* Posts by RobHib

559 posts • joined 17 May 2013

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Cheaper broadband will slow NBN adoption, says Turnbull

RobHib
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Fuck them.

In Oz, we've already some of the highest internet access charges in the world, especially wireless because various greedy and incompetent governments fucked up the deregulation of Telstra--where we citizens have had to pay double, almost triple for everything: The unnecessary Optus network, a fucked NBN, and a buyback of the Telstra copper network for starters.

Fuck them again!

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Pirates also buy content legally, Australian gov study finds

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Those figures are exaggerated bullshit!

I'm in Oz and the majority of people I know:

- Do not watch on-line movies (legal or illegal ones), in fact many are like me who don't watch movies at all (except for the occasional one on free-to-air TV), we either do not have the time or have better things to do.

- Same with music, I've over a thousand vinyl and probably double that number of legit CDs and I've simply not the time to listen to them all.

- I'm in IT and the most of my clients haven't the whit to bypass or circumvent on-line TV download blocks, as it is, they've enough difficulty just connecting to the ABC TV's catch-up iView service.

- I see dozens of PC regularly and I'm surprised how few games are actually on them. As for me, I haven't played video games in years.

Yes, there's clearly a percentage of illegal downloaders and gamers around, and if you're in IT you'll easily recognize that demographic, but I'd reckon pigs will fly before that percentage reaches 48%.

What I want to know is how those BS statistics were concocted. Clearly, if you only survey the demographic that I referred to in the previous paragraph then clearly you're likely to get a figure of 48%. But then, this isn't a general survey of the population, is it?

(Seems to me it's the same old story/cracked record repeating itself: the MPAA, BSA and cronies are spending far too much moolah lobbying gullible pollies and generally making themselves objectionable.)

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UH OH: Windows 10 will share your Wi-Fi key with your friends' friends

RobHib
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It's Disneyland stuff.

This is Disneyland stuff, sure those WiFi-Sense toggles aren't managed by the Cheshire Cat?

In recent years, every new version of Windows becomes less and less like a real Operating System and more and more like something out of Alice in Wonderland.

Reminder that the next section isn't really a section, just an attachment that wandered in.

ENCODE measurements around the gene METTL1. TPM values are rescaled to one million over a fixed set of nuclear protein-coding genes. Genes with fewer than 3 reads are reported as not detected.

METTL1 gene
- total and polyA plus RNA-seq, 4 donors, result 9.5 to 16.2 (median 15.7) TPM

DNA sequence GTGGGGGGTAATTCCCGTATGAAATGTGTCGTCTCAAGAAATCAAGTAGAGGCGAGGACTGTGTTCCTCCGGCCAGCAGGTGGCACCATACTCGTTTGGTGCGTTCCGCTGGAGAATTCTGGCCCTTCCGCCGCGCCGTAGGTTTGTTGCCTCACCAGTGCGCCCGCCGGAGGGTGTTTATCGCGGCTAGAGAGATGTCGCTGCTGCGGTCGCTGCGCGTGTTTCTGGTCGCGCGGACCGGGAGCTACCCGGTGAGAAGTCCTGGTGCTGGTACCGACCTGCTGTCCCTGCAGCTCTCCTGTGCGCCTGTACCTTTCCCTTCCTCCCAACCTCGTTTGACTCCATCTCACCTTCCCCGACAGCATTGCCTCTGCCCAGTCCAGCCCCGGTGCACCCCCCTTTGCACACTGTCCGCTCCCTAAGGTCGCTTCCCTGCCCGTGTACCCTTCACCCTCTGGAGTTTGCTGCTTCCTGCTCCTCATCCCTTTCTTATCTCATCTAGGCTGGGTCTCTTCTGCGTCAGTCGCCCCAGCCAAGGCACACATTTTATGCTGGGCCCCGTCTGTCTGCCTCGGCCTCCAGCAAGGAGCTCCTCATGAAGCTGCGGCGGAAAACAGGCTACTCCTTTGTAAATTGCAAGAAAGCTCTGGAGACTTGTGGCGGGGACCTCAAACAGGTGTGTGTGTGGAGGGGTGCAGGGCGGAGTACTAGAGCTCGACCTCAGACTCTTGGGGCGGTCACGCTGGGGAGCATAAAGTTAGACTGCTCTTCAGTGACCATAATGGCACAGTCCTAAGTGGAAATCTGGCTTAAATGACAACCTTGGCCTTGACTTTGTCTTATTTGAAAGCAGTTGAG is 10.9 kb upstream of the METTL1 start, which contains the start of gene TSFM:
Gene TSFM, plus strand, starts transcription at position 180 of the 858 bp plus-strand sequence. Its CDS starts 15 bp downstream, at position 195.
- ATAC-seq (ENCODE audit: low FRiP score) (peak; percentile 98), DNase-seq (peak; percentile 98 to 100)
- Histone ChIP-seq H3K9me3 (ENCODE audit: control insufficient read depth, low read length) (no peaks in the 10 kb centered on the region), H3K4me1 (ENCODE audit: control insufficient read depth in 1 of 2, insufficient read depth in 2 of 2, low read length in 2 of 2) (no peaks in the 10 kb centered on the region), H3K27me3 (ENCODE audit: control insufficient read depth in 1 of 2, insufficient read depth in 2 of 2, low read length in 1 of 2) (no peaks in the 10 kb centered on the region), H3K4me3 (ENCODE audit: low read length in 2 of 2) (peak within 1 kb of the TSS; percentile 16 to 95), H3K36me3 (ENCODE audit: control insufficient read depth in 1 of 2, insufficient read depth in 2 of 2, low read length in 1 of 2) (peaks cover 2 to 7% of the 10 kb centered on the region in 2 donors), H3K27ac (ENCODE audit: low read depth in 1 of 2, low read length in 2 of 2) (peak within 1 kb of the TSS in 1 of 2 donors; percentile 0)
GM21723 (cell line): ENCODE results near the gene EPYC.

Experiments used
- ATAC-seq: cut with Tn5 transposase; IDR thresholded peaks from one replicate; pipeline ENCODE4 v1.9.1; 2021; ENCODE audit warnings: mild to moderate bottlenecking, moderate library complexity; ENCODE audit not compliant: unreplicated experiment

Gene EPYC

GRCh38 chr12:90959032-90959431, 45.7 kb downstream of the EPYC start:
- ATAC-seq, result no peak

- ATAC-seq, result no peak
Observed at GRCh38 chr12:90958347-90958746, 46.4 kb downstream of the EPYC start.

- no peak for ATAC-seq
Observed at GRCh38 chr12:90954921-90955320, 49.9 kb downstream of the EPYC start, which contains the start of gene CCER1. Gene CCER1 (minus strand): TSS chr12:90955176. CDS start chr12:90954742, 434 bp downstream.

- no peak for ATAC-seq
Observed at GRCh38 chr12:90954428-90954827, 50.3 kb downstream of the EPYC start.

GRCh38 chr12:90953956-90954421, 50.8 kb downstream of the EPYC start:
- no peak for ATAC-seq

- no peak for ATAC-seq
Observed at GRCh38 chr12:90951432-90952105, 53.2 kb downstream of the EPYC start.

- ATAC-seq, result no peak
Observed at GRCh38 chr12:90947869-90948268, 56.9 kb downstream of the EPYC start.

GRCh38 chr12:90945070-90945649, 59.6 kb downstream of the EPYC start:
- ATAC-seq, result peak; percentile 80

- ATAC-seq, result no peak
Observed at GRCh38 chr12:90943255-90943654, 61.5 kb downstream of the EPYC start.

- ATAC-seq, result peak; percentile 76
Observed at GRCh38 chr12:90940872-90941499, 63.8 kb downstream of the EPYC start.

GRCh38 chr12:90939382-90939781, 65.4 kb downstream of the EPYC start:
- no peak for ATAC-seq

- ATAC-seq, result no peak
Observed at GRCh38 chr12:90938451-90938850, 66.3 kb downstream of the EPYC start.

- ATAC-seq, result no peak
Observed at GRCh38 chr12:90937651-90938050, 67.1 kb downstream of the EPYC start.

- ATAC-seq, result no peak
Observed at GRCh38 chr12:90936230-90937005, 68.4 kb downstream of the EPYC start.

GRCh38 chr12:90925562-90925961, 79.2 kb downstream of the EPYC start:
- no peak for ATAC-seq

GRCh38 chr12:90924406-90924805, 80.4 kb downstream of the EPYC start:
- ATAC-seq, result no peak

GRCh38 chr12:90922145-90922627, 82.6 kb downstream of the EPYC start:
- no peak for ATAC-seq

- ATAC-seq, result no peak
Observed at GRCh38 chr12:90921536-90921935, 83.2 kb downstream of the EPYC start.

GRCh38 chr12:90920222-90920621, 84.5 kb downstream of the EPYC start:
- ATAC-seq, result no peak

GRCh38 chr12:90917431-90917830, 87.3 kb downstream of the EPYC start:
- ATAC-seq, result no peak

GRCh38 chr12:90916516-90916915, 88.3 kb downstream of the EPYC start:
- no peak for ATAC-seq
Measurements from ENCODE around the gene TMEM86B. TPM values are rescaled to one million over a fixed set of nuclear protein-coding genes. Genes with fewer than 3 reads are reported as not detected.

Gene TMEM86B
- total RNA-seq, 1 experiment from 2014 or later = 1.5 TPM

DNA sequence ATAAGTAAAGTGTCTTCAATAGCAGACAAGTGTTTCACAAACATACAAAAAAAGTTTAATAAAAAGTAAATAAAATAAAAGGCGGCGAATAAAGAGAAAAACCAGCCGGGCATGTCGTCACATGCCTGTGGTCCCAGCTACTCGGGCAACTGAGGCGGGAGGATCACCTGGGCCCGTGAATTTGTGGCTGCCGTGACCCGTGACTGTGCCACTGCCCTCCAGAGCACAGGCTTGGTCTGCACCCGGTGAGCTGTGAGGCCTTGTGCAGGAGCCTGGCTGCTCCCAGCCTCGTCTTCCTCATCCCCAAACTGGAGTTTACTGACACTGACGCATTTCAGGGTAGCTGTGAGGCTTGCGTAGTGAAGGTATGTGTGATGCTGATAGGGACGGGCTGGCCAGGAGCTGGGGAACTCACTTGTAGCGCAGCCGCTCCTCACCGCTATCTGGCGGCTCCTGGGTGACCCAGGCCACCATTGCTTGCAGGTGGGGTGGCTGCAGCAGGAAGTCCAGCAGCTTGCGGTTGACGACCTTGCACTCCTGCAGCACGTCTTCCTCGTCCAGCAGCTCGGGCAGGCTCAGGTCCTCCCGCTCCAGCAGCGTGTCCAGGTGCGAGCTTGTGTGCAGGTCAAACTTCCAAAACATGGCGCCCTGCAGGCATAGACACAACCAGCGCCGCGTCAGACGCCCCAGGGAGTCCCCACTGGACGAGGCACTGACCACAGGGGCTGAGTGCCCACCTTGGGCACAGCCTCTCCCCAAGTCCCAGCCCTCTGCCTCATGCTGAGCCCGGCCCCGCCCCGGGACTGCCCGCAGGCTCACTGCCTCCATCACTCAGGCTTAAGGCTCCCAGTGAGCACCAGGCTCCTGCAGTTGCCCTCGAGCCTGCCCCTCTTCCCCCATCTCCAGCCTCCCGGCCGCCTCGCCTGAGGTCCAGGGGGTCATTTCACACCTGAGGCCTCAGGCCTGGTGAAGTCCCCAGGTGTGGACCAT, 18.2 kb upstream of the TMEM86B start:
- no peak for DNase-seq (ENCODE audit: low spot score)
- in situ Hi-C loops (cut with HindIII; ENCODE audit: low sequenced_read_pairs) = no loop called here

Year after year, version after Windows version, we continue to be faced with hundreds, actually thousands, of Microsoft security breaches, sloppy code and other crappy stuff. Yet despite years of industry and user condemnation, Microsoft just ignores it like water off a duck's back, then continues to add more crap as if nothing had happened.

Oh my Kingdom, my Kingdom for a truly competitive non-Microsoft Windows clone.

(A dream's about as close as I'll ever get, methinks.)

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Giant FLYING SPACE ROCKS could KILL US ALL, warns Brian May

RobHib
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@Filippo - Re: @ AbelSoul - So.

"If the theater is on fire, you don't whisper "fire" once; you shout it and you keep shouting it until everyone is out."

Absolutely correct.

But that's not the current situation with asteroids, if it were so then shouting "fire" would be precisely the correct thing to do—unless perhaps a 20-50km whopper was on a collision course, then it may be best to say nothing for all the obvious reasons.

The current state-of-the-art for detecting and monitoring asteroids is rudimentary. Seemingly, most big asteroids can be detected and monitored but many smaller ones–those somewhere in size between Tunguska and the one that caused the extinction of the dinosaurs–are hard to detect; alternatively, their whereabouts is unknown or they're known to lurk in hidden blind spots.

The all-too-subtle-for-some point in my above facetious/acerbic comments is that we're continually being bombarded with alarming words from scientific doomsayers who've no definite/concrete evidence of any potentially disastrous asteroid strike. Without definitive evidence, their ongoing strident warnings do little other than to cause worry and alarm. Eventually, this evolves progressively into a state similar to one created by the boy who cried "fire" once too often, the population evolves into a state of ambivalence.

There's no doubt there's a real threat of a catastrophic asteroid strike, and inevitably one will occur at some future time. However, what precise details do we now actually have for any such future event happening? Let's begin by asking the doomsayers for actual evidence. For starters, to date the whole of human history has passed without incident, so historically the odds are low. Further examination shows that the doomsayers have no definitive evidence of real 'suspects' who are actually dangerous–ones who've signs pinned on them showing date, time and bulls-eye location. Simply, the fact is there are no precise facts about any imminent or impending catastrophic impact(s), there are only noisy dire warnings. The evidence, in totality, is accurately described by the phrase: